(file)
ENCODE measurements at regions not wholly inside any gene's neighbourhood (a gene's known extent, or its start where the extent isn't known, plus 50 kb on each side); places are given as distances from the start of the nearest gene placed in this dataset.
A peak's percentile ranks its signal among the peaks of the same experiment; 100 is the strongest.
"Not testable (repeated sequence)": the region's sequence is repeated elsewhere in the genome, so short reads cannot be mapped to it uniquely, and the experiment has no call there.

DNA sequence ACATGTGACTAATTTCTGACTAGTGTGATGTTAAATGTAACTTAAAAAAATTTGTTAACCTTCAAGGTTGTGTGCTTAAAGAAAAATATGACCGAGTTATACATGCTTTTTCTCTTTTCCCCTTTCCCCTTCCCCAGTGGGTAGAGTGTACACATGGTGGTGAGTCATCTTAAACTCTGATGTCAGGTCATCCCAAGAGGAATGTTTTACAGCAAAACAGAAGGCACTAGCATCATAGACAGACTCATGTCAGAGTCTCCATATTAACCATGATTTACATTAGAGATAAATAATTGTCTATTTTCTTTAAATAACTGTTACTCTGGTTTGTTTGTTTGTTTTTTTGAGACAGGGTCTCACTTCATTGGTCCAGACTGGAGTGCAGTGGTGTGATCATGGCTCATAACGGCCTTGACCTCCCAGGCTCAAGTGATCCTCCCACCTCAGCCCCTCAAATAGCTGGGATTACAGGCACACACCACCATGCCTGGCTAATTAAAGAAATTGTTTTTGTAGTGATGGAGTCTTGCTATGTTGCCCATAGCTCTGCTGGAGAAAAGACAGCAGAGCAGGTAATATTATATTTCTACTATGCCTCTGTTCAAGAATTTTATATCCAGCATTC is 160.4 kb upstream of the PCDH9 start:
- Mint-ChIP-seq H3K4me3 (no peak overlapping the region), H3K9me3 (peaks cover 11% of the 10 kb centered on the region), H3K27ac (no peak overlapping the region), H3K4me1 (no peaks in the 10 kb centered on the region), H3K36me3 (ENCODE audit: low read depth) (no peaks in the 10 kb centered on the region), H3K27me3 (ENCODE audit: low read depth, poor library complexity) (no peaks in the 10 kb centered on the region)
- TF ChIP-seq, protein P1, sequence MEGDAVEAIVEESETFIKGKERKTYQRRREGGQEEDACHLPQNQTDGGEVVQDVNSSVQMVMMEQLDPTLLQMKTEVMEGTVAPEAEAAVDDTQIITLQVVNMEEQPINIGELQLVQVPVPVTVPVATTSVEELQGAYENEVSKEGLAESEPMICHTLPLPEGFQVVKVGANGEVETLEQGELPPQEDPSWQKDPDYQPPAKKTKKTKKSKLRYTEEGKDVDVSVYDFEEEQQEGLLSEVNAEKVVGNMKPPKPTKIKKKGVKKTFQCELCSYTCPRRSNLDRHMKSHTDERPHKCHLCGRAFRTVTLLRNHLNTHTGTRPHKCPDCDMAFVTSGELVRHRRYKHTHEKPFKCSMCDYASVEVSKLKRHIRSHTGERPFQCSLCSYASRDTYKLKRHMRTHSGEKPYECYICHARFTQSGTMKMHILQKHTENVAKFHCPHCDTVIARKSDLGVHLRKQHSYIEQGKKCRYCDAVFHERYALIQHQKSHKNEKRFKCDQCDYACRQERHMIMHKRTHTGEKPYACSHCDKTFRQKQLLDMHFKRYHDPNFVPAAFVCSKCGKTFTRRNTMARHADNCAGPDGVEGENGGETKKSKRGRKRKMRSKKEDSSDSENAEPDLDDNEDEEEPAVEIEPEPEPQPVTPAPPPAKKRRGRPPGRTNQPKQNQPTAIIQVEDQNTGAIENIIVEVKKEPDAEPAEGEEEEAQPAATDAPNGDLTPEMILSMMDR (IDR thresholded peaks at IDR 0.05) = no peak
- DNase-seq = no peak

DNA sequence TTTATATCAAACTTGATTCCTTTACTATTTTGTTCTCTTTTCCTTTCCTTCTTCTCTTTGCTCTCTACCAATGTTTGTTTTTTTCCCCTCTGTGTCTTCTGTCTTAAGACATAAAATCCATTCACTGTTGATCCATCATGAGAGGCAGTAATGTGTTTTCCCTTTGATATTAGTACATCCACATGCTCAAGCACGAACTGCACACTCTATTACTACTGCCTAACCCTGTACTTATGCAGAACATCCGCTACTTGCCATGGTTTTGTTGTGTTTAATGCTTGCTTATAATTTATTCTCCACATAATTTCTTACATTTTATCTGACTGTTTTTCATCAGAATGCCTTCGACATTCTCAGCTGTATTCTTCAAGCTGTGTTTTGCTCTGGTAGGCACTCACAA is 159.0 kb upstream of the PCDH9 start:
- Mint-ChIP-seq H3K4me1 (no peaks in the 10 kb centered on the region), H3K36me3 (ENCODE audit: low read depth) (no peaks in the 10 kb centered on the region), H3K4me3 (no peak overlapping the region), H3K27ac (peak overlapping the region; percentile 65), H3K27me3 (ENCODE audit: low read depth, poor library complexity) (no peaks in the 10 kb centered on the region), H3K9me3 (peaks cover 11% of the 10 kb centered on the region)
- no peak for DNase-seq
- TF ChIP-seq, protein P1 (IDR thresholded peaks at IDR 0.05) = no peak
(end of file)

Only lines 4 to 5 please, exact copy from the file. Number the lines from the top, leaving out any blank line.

DNA sequence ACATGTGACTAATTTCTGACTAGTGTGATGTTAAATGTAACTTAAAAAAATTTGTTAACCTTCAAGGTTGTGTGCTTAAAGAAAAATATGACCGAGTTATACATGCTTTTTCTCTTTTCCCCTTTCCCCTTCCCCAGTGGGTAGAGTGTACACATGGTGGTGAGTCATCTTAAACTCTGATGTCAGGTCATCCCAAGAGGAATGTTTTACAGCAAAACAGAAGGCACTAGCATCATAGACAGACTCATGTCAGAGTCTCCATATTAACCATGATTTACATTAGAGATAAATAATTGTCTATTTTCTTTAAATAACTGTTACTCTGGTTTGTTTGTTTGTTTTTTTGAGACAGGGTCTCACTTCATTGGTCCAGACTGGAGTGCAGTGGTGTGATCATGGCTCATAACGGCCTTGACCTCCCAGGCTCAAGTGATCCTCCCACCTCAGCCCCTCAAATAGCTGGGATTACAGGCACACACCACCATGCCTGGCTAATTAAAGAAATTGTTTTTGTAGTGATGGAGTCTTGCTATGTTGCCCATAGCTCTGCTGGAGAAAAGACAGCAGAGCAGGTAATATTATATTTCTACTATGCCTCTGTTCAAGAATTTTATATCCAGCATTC is 160.4 kb upstream of the PCDH9 start:
- Mint-ChIP-seq H3K4me3 (no peak overlapping the region), H3K9me3 (peaks cover 11% of the 10 kb centered on the region), H3K27ac (no peak overlapping the region), H3K4me1 (no peaks in the 10 kb centered on the region), H3K36me3 (ENCODE audit: low read depth) (no peaks in the 10 kb centered on the region), H3K27me3 (ENCODE audit: low read depth, poor library complexity) (no peaks in the 10 kb centered on the region)